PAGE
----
*** Here are RTI's
most recent publications ***
2005, Volume 6, No. 1: This newsletter covers a few different
topics including management templates for private forest owners
and forest management on tribal land.
-Click here for a PDF version
Sheet #38: Management Templates for Increased Biodiversity
and Economics in Intensively Managed Loblolly Pine Plantations. To
promote increased biodiversity on private ownerships, management
strategies should be identified that balance biodiversity
and economic goals. Using an RTI template for Washington
as the framework, an example template has been created
for increasing biodiversity in southern loblolly pine plantations.
(Save or print a PDF copy)
in Intensively Managed Loblolly Pine Plantations: A Literature
of the forestland in the South is in private ownership,
and much of it is comprised of intensively managed plantations
of fast-growing loblolly pine. This fact sheet summarizes
a review of the literature that identifies a spectrum of
practices for supporting increased biodiversity in intensively
managed loblolly pine plantations. (Save or print a PDF copy)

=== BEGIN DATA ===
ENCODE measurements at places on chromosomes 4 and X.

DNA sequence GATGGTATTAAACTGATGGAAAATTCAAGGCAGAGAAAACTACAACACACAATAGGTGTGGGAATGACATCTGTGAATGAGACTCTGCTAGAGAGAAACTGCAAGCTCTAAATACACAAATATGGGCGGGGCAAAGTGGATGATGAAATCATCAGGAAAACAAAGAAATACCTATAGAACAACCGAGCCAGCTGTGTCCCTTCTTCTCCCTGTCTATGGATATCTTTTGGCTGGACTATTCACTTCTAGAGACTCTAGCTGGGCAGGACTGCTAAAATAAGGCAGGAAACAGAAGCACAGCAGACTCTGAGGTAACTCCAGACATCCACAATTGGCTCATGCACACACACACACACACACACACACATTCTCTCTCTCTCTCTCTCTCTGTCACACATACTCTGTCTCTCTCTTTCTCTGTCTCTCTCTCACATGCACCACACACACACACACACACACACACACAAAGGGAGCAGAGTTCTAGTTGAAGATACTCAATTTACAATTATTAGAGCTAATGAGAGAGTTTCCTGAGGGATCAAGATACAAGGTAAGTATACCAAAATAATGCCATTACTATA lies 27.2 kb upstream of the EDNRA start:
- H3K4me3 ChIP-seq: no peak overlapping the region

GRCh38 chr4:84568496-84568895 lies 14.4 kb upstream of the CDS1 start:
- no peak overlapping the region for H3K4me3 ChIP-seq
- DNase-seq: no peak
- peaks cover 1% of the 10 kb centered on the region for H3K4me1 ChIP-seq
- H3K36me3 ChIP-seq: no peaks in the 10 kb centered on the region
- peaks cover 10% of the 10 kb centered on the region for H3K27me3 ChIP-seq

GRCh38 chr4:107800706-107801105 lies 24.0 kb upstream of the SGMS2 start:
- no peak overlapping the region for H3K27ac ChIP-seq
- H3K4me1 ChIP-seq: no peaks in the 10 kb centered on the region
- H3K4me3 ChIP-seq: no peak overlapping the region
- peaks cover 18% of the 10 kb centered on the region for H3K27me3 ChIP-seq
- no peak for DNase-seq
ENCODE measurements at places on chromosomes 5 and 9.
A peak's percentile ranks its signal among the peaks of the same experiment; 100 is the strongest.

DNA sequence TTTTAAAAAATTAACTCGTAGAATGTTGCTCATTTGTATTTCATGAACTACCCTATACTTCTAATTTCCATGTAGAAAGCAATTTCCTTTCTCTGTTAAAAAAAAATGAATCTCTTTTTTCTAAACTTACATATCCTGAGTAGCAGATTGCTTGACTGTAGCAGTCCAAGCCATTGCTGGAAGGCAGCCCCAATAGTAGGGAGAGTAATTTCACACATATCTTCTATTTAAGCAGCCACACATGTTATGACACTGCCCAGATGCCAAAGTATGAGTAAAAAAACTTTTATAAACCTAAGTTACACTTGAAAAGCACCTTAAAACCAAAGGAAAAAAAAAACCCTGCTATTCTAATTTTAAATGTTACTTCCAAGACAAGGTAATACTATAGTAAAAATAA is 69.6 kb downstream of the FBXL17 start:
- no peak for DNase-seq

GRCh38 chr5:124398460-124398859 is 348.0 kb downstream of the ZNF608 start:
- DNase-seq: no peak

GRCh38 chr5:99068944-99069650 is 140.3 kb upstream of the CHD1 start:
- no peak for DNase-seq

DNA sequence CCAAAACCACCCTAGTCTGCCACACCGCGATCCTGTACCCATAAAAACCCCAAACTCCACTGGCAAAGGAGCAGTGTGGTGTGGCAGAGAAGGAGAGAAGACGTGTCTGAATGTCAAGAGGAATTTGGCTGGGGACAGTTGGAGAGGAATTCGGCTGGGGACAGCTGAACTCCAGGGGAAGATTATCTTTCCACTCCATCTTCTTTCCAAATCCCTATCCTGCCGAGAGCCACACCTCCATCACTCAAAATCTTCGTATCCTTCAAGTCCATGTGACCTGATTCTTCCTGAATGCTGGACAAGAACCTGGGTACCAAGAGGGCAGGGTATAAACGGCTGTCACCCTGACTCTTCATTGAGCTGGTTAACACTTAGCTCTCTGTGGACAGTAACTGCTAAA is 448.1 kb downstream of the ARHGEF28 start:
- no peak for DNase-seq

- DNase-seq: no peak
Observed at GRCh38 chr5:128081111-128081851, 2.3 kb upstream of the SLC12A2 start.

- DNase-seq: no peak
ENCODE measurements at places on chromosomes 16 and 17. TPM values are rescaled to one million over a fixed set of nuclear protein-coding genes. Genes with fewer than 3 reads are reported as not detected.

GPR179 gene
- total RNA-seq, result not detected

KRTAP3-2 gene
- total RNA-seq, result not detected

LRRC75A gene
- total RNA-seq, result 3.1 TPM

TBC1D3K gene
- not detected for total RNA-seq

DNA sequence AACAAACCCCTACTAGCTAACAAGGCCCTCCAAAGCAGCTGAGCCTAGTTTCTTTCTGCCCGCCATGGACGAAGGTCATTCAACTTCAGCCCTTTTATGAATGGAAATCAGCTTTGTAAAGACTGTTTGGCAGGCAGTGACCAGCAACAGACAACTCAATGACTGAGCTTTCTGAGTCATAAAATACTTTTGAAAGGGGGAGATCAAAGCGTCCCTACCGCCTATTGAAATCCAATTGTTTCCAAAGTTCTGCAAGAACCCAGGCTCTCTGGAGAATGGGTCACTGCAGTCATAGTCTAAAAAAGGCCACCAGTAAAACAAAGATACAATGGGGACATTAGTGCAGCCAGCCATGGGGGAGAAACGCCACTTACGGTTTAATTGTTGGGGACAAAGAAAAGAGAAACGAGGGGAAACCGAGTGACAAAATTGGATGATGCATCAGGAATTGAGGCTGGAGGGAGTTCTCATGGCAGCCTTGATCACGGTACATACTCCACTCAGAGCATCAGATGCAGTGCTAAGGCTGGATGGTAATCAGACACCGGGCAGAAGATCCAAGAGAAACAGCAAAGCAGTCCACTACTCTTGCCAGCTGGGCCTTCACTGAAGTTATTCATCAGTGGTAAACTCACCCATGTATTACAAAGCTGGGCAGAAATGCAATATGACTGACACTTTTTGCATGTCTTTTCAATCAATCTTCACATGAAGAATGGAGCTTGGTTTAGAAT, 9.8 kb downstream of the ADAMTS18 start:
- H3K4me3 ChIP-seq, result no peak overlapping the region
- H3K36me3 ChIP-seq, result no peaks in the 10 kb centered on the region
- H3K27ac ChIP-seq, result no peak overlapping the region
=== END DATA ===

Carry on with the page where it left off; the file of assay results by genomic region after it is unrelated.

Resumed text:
||Technology Transfer from
Research to Forestry Applications: Using the Landscape Management
System (LMS). LMS
enables users to understand the complex impacts of treatments
and disturbances and the tradeoffs between different outcomes
in order to select strategies that produce the most desirable
future conditions. This Fact Sheet summarizes who has been
using LMS and their applications. (Save or print a PDF copy)
||The Rural Technology Initiative
is the focus of this issue. The majority of the articles were
written by RTI staff, and distributed to the SAF members of
the Oregon, Washington State, Inland Empire, and Alaska Societies. Click
here to go to the Western Forester website where a copy
of this and other issues can be read or downloaded!
project report to the National Commission on Science for